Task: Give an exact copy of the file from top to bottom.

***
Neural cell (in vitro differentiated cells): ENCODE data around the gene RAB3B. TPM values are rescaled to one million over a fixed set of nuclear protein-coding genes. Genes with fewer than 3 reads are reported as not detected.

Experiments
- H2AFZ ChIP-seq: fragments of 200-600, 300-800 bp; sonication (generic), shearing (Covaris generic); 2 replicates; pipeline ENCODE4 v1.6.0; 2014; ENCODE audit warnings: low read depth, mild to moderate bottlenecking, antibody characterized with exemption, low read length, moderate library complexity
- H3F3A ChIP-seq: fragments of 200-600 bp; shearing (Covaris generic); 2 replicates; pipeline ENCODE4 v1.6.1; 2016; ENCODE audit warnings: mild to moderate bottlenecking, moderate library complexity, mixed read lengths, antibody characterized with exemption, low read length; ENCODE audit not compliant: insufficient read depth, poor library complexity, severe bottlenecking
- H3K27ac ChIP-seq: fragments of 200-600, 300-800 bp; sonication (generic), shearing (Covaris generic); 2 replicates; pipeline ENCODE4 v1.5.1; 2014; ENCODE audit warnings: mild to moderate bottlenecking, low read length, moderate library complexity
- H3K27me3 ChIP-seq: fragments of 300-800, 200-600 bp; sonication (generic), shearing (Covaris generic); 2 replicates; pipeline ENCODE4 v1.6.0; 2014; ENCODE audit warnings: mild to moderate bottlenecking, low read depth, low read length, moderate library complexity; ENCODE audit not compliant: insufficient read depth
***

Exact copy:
Neural cell (in vitro differentiated cells): ENCODE data around the gene RAB3B. TPM values are rescaled to one million over a fixed set of nuclear protein-coding genes. Genes with fewer than 3 reads are reported as not detected.

Experiments
- H2AFZ ChIP-seq: fragments of 200-600, 300-800 bp; sonication (generic), shearing (Covaris generic); 2 replicates; pipeline ENCODE4 v1.6.0; 2014; ENCODE audit warnings: low read depth, mild to moderate bottlenecking, antibody characterized with exemption, low read length, moderate library complexity
- H3F3A ChIP-seq: fragments of 200-600 bp; shearing (Covaris generic); 2 replicates; pipeline ENCODE4 v1.6.1; 2016; ENCODE audit warnings: mild to moderate bottlenecking, moderate library complexity, mixed read lengths, antibody characterized with exemption, low read length; ENCODE audit not compliant: insufficient read depth, poor library complexity, severe bottlenecking
- H3K27ac ChIP-seq: fragments of 200-600, 300-800 bp; sonication (generic), shearing (Covaris generic); 2 replicates; pipeline ENCODE4 v1.5.1; 2014; ENCODE audit warnings: mild to moderate bottlenecking, low read length, moderate library complexity
- H3K27me3 ChIP-seq: fragments of 300-800, 200-600 bp; sonication (generic), shearing (Covaris generic); 2 replicates; pipeline ENCODE4 v1.6.0; 2014; ENCODE audit warnings: mild to moderate bottlenecking, low read depth, low read length, moderate library complexity; ENCODE audit not compliant: insufficient read depth